Feminism | Posted by Julie Z on 05/5/2011
Your Feminist History Lesson For The Day: The ERA
When people are being really annoying about the whole “do we still need feminism” thing, I find it less effective to start listing the thousands of reasons why we do, and more effective to slam whatever ignoramus I’m talking to with one solid reason…backed up by those other reasons, of course. That’s right: I break out the ERA.
Now, young feminist grasshoppers, as your resident feminist sensi, I feel that I must pass down the defense of the ERA to all of you, especially since it’s something that even the greatest of young feminists don’t really know about or understand (blame the dumbass history textbooks/courses/teachers who feel it’s more important to get on to Reagan than it is to talk about women’s history).
Here’s the deal: the ERA (the Equal Rights Amendment) was written by Alice Paul and first introduced to Congress in 1923, and was introduced every year subsequently until it was FINALLY passed by Congress in 1972 (yes, it took almost 50 years to get even THAT far). Both the Senate and the House approved the proposed amendment, and it was sent to the states for ratification, with a seven year time limit placed on the ratification process. Within the first year, thirty of the necessary thirty-eight states ratified the amendment, but the ERA ultimately failed to be ratified. Yes- there it is – the defense: If the freakin United States of America is so freakin equal then why don’t we have a freakin amendment about Equal Rights?? IF WE’RE SO PRO-EQUALITY WHY DIDN’T WE RATIFY IT?
Bam. Asshole shuts up, due to a combination of being presented with solid logic and also, if somebody is ignorant enough to not realize that we need feminism they’re often ignorant about politics, too, and thus don’t question you when you break out political history. But that’s secondary, of course.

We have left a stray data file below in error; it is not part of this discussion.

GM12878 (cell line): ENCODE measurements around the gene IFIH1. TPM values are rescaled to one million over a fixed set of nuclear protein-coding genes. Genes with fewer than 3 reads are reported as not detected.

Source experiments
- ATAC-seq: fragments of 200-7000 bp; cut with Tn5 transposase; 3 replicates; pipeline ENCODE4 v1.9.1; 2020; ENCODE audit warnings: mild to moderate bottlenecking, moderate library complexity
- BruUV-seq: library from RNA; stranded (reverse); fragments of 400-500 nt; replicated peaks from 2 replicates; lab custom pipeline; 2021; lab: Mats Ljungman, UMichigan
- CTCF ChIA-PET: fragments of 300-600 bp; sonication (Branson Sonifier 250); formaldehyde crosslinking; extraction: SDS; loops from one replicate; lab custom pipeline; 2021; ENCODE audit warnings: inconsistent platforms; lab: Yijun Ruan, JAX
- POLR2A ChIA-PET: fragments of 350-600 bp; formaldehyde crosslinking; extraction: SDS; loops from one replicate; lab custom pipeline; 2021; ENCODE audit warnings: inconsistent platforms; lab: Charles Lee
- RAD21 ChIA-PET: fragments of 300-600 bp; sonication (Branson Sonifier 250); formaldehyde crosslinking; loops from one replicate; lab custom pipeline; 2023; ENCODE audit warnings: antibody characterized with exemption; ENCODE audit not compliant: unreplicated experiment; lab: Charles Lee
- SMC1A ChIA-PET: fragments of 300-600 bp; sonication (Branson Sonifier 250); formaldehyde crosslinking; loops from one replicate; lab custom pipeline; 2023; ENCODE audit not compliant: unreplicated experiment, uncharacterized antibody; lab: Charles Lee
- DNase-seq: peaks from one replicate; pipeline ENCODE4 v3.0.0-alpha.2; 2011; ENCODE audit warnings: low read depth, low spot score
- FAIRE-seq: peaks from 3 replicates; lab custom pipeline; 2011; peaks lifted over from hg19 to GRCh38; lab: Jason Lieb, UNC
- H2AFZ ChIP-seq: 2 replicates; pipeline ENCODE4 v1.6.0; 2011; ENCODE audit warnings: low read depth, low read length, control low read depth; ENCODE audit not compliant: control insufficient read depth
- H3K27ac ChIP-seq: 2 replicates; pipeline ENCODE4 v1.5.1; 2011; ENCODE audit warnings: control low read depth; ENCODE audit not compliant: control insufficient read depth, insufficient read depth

But more importantly than using the ERA’s failure as a solid pro-feminism argument, it’s probably worth looking into why it wasn’t passed, despite the valiant efforts of awesome feminists. You can learn more about that here and it’s also probably worth looking into Phyllis Schlafly. Here’s a lovely recent interview with her. Doesn’t she seem like a sweetheart?
Let’s not waste any time on Schlafly, though, when we can hear some reasoning as to why the ERA didn’t pass from one of its greatest proponents – Gloria Steinem. Yes, I interviewed the lovely Ms. Steinem a few years ago, and didn’t include some thoughts she had on the ERA, which are transcripted below, just for you FBombers. So, without further ado, here are some thoughts on the ERA from a woman who was there on the ground fighting for it, an integral part of American history.
In public opinion polls, the wording of the ERA was always supported by a definitive majority of Americans. Indeed, it got majority support even when only the initials were given, despite distortions of its impact by the opposition: for instance, that the ERA would force women out of the home, require the integration of public bathrooms, legalize gay marriage and force women into combat — none of which it would do.